There was a time when I avoided even looking at the African violets I passed in grocery and home improvement stores. Experience told me I did not have whatever knack, touch, or mojo was required to care for them. Enough heartbreak, I vowed.
Then my dear spouse Kathy presented me with an absolutely beautiful African violet from McNamara Florist (location formerly known as Sand Point), one of my favorite nurseries here in Fort Wayne. It thrived for two years. I was amazed.
Then I noticed it was looking a bit gangly and the lower leaves were drooping. The need to repot was a sign of success … but it was also another opportunity to screw up.
I consulted fellow Master Gardeners. I studied the African Violet Society of America‘s website. Then I gathered my courage, tools, and potting medium, and performed the transplant.
After some transitory drooping, the patient pulled through like a champ and bloomed again. I hadn’t killed it! What’s more, a few of the cuttings I’d rooted from the leaves removed from the parent plant became brand new little African violet plants.
I gave some of the offspring as gifts, letting my intuition tell me which plant needed to go to what person. Or you might say I let the plants tell me.
The baby African violet that went to my friend Geri knew what it was doing. Under her care, it grew many more lush green leaves, bloomed abundantly, and needed a new pot after about a year. Just like its mum, it took the transplant well.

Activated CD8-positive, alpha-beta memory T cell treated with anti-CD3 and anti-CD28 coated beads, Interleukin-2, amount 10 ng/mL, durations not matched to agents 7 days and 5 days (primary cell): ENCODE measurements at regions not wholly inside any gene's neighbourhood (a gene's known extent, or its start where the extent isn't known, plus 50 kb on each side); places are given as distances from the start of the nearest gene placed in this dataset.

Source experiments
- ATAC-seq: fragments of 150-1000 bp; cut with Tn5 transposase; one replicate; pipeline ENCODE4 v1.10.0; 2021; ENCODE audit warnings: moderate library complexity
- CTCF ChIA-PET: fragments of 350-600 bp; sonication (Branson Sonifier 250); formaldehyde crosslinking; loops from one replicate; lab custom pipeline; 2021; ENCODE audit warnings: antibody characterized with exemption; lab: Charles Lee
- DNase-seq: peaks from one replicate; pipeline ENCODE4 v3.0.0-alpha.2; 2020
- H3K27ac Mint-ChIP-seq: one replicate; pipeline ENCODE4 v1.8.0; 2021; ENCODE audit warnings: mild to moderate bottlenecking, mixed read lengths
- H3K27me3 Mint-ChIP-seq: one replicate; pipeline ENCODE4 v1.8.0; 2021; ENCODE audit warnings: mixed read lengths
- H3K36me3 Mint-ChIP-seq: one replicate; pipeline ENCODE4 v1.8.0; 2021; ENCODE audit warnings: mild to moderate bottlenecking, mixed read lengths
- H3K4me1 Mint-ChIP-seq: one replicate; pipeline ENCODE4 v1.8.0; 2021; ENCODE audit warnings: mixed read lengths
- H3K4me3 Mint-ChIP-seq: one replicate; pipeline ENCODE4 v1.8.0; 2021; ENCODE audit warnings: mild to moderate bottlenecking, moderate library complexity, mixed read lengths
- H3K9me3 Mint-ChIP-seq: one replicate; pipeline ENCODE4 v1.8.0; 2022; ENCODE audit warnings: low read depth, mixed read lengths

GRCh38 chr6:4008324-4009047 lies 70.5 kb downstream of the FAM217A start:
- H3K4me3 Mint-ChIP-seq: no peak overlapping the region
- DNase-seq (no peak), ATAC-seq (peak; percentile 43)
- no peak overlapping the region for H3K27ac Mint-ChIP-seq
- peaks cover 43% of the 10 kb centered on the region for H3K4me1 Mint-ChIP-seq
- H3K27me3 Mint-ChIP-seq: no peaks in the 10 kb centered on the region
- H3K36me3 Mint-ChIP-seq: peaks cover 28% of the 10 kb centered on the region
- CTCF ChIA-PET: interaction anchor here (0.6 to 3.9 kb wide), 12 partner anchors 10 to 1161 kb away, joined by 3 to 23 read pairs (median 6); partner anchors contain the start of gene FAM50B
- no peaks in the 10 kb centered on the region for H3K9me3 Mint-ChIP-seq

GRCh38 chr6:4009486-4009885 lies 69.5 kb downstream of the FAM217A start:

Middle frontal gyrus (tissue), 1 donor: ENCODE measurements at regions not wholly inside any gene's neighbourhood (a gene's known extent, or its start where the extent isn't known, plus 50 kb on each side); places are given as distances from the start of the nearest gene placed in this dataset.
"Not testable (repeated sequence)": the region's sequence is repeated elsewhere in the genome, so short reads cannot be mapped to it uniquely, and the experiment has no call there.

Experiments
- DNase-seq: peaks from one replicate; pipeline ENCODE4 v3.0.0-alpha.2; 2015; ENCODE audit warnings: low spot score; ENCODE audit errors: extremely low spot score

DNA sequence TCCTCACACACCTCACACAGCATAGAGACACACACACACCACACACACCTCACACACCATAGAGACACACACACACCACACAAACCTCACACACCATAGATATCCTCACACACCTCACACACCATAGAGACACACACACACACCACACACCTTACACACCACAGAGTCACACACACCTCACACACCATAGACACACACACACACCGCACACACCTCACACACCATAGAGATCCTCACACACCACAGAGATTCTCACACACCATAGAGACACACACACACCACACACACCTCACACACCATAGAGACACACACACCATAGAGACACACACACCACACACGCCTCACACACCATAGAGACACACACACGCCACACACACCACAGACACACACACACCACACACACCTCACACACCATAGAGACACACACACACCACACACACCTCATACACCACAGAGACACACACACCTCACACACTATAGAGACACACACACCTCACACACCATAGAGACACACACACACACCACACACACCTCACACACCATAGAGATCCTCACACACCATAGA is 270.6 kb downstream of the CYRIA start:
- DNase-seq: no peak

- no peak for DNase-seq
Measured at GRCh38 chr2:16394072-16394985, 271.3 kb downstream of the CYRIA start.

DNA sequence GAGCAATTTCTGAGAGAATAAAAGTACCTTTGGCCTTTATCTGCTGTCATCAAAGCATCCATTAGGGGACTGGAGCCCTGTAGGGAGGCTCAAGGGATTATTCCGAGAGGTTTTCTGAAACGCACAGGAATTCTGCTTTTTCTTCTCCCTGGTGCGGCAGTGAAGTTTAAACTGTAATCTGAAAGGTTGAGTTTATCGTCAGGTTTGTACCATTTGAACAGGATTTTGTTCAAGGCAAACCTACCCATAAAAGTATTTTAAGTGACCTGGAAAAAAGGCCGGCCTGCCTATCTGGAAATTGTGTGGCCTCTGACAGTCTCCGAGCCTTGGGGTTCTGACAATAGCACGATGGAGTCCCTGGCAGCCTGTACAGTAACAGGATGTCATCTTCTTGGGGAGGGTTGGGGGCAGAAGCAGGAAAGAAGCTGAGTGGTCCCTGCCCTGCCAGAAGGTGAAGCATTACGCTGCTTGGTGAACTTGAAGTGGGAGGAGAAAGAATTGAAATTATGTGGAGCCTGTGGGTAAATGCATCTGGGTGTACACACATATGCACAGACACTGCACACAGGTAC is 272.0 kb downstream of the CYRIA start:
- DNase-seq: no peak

Summer arrived, and Kathy suggested Geri and I enter our brilliant young charge in the Allen County 4-H Fair. Geri and I are city girls. 4-H and county fairs have not been part of our experience, by and large. But what the heck, we figured. Geri filled out the form and entered the African violet in the adult House Plants: Propagated Potted Plant category.
The plant won Best of Show.
So if you think you don’t have African violet mojo, try the following:
- Get a plant from a good source, such as a reputable local nursery.
- Water weekly with a weak African violet fertilizer solution (weekly, weakly).
- Repot when needed, and don’t panic if it droops afterward. Give it time to recover.
- Consult sources such as the AVSA or your local Master Gardeners for information and support.
You just never know what you can accomplish with smart sourcing, well-researched information, and a little help from your friends.